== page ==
It might be useful as a fuse. The voltage is unlimited by the conductor- it will be limited by whatever insulator(s) you are using.
The current will be limited by heating. According to the this Multicore datasheet the conductivity of 60/40 solder is 11.5% of that of copper. It won't be that good compared to a 1mm copper wire because a fair fraction of the solder is usually flux. It's only something like 3% by weight typically, but the density ratio is 8 or 9:1 so perhaps 25% of the cross-section area is flux. So if we assume an equivalent diameter of 0.85mm the resistance should be around 0.26\$\Omega\$/m. If you allow a maximum surface temperature of 90°C that implies a current of less than 2A. The fusing current will be considerably higher, of course.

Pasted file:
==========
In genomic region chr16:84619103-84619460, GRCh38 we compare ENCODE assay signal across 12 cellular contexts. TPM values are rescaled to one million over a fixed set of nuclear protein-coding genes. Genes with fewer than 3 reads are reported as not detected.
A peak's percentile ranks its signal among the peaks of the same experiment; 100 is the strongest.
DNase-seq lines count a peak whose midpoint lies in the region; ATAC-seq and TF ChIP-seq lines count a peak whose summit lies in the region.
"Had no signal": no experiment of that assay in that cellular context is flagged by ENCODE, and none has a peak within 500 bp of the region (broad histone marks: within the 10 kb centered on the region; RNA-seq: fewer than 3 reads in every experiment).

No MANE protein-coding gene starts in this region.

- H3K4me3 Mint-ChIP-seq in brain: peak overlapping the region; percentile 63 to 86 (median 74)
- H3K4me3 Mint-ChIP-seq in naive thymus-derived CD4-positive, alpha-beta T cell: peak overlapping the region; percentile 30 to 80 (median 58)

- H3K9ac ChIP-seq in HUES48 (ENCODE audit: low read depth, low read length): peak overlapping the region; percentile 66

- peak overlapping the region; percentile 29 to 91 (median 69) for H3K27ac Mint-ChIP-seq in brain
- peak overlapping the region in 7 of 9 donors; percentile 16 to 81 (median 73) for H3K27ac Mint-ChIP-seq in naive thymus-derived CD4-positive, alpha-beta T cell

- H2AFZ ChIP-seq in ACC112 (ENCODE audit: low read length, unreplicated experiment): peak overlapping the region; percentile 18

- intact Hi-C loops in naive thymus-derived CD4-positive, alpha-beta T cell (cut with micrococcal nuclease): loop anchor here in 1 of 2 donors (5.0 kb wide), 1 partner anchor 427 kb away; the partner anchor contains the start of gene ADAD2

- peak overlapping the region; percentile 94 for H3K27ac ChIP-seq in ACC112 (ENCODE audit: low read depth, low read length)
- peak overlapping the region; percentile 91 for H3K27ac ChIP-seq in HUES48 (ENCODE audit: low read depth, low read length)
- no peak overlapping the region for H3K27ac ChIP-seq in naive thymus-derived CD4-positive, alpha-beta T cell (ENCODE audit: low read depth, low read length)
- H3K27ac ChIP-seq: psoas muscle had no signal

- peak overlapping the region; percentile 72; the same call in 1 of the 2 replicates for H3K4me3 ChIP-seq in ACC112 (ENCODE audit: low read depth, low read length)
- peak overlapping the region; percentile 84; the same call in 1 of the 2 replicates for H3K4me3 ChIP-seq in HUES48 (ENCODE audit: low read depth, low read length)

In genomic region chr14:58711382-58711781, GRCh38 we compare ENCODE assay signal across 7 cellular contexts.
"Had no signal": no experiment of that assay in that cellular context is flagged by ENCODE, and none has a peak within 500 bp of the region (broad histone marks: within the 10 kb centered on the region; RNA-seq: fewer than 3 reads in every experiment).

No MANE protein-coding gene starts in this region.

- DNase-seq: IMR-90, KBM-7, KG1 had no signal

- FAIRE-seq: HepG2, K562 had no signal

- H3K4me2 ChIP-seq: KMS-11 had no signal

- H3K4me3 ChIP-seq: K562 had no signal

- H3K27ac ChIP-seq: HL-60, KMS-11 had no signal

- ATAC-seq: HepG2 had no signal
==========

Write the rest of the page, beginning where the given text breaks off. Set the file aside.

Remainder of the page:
In normal use the solder layer is a thin layer between copper and copper and the copper also draws heat away, so the solder does not tend to be limiting. And, of course, the diameter of the solder you use does not matter once it's melted in place.